Boko Haram militants released in Chibok girls deal, source says

This is an archived article and the information in the article may be outdated. Please look at the time stamp on the story to see when it was last updated.

Conflicting information is emerging about what Boko Haram received in exchange for releasing 21 Chibok schoolgirls in Nigeria this week after holding them for two years.

“A number of Boko Haram commanders” were freed as part of Thursday’s release of the girls, a source close to the negotiations between the Islamist militant group and the Nigerian government said on condition of anonymity.

This contrasts with what the Nigerian government has said, which is that the girls’ release was not a prisoner exchange.

“This was not a swap,” Nigerian Information Minister Alhaji Lai Mohammed said Thursday. “It is a release, the product of painstaking negotiations and trust on both sides.”

A separate source, one with direct knowledge about the girls’ release, told CNN Thursday that no captive Boko Haram fighters were released in exchange for the girls.

The 21 that Boko┬áHaram┬áreleased Thursday were among the 276 girls and women, ages 16 to 18, that militants herded from bed in the middle of the night at a boarding school in Chibok, Nigeria, in April 2014 — a kidnapping that spurred global outrage.

As many as 57 girls escaped almost immediately in 2014, and one was found this spring. Just under 200 remain unaccounted for after their release.

The 21 were freed before dawn Thursday in the northeastern Nigerian town of Banki, near the border with Cameroon, the first anonymous source said.

The Nigerian government did not release terms of the arrangement, but said that it came after negotiations brokered by the International Committee of the Red Cross and the Swiss government.


Chibok is in Borno, where Boko Haram is strongest. The militants were believed to have taken their captives to the dense Sambisa forest, a reputed Boko Haram stronghold.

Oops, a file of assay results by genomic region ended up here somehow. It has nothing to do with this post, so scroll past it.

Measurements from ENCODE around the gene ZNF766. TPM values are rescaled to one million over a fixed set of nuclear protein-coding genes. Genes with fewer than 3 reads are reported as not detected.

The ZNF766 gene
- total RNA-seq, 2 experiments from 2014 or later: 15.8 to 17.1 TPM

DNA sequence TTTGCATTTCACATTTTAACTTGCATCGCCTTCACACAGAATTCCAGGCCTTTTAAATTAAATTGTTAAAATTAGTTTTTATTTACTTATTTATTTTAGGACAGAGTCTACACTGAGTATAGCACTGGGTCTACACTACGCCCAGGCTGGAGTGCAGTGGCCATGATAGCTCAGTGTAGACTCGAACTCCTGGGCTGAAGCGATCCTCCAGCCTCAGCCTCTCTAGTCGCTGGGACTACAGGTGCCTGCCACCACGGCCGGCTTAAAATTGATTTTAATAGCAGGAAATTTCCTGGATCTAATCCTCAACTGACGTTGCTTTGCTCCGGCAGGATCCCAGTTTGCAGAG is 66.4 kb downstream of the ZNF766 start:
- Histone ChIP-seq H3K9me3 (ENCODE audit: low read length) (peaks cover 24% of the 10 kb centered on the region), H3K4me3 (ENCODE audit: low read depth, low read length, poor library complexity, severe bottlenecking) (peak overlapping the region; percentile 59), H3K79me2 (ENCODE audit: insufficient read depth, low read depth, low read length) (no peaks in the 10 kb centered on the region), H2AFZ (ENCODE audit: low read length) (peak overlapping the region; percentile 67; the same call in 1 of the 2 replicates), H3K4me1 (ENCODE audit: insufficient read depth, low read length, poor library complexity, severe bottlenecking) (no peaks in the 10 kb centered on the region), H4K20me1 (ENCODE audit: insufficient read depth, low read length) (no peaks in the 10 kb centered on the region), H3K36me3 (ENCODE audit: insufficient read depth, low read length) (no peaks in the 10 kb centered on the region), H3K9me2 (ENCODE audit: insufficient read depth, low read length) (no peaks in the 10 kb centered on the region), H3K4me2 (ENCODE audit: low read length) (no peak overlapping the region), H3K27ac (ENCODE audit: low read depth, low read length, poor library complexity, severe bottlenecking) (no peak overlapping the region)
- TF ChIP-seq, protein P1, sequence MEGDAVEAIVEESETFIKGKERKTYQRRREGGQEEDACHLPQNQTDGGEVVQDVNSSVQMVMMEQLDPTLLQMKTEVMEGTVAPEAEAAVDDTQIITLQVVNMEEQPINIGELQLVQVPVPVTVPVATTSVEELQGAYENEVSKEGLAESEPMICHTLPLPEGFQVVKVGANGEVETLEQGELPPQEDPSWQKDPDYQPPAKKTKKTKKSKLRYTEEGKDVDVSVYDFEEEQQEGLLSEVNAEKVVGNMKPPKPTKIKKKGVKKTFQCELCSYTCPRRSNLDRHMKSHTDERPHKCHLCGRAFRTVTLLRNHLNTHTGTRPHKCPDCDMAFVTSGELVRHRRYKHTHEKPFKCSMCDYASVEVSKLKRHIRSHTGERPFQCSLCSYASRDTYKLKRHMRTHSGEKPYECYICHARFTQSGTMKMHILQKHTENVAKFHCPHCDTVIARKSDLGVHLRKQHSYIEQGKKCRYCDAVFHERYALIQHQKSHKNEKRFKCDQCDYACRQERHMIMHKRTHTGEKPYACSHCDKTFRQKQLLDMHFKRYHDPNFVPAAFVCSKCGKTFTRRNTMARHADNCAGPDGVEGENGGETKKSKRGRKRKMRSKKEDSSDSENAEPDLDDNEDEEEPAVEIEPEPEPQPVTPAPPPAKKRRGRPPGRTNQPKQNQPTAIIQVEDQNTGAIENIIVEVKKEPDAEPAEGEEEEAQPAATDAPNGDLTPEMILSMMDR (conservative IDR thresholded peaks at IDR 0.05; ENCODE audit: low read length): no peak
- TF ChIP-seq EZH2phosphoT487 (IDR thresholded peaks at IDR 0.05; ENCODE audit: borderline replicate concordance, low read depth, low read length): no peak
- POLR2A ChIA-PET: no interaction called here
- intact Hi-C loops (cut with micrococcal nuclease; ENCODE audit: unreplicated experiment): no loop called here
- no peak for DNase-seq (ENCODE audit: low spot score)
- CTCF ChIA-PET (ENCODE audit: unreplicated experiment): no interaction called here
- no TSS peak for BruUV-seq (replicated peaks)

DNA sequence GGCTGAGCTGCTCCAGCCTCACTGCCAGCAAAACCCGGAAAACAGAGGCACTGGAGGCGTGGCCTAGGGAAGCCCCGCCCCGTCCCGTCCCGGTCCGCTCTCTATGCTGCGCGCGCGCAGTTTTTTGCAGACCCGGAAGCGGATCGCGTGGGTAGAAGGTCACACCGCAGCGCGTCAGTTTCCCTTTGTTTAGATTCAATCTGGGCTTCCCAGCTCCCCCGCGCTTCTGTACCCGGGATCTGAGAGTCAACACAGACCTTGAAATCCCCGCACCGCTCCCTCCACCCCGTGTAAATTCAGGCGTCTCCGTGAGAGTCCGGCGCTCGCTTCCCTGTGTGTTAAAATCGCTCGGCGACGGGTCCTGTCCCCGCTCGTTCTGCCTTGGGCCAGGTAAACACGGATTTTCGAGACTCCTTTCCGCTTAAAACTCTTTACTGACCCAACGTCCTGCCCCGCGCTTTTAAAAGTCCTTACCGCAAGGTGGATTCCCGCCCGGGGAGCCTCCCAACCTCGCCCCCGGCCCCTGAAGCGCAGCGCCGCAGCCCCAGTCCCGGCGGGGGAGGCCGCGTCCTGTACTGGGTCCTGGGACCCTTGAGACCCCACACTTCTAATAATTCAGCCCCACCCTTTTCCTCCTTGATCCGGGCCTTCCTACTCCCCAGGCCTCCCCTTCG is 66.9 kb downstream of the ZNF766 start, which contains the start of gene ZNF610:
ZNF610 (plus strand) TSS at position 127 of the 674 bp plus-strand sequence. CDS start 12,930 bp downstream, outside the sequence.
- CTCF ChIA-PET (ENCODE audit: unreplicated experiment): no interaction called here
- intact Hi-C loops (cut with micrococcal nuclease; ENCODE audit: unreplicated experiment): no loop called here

The terror group, which pledged allegiance to ISIS in March 2015, aims to impose a stricter enforcement of Sharia law across Africa’s most populous nation, which has a Christian-majority south and a Muslim-majority north.

The 2014 kidnapping prompted global figures such as Pakistani education activist Malala Yousafzai and US first lady Michelle Obama to support a #BringBackOurGirls campaign on social media.

Series of videos showed captives this year

The students’ release also comes amid pressure from the girls’ families on the Nigerian government to secure their freedom from whomever still held them.

The pressure increased as Boko Haram, or groups claiming to represent it, issued videos over a period of months showing some of the kidnapped students, apparently to prove to the government that some were alive and to make demands, such as the release of captured Boko Haram fighters.

This includes a recording, believed to have been recorded in December, that CNN exclusively obtained in April showing 15 of the girls.

Another video, addressed to the girls’ families in August, shows 50 girls wearing headscarves. A father of one of the captives told CNN that his daughter and other Chibok students were in the video.

In that recording, a militant says that 40 girls were married off. The militant claims some girls were killed in a Nigerian airstrike.

A Boko Haram insider told CNN in August that despite the leadership split, longtime leader Abubakar Shekau still controlled the Chibok girls and was thought to be hiding in the forest.

Girl found in May: I miss my Boko Haram husband

Beyond the 57 who escaped soon after their capture, the first Chibok student to be recovered was Amina Ali Nkeki, who was found on the outskirts of the Sambisa forest in May.

She was with a man she had married in captivity — allegedly a Boko Haram fighter — and their baby daughter. The man, who told a witness that he, too, had been kidnapped by Boko Haram, was detained by Nigeria’s military.

Amina Ali told CNN in August that she was held hostage by Boko Haram for more than two years, and was married off a year into her ordeal.

Ali said that she didn’t know where her husband was taken after his detention, but that she wanted to be reunited with him. “I’m not comfortable with the way I’m being kept from him,” the 21-year-old said at an undisclosed location in Abuja.

Ali said that a dozen captives died in a bombing more than a year ago.

For a year after they were taken, the abducted girls were kept together, she said. Then some of the teenagers — including her — were “given” to the terrorists as wives.

She said her desire to see her mother again gave her courage to flee camp. Asked how she felt about becoming a mother herself while in captivity, her face clouded over and, speaking through an interpreter, she said: “I don’t want to answer.”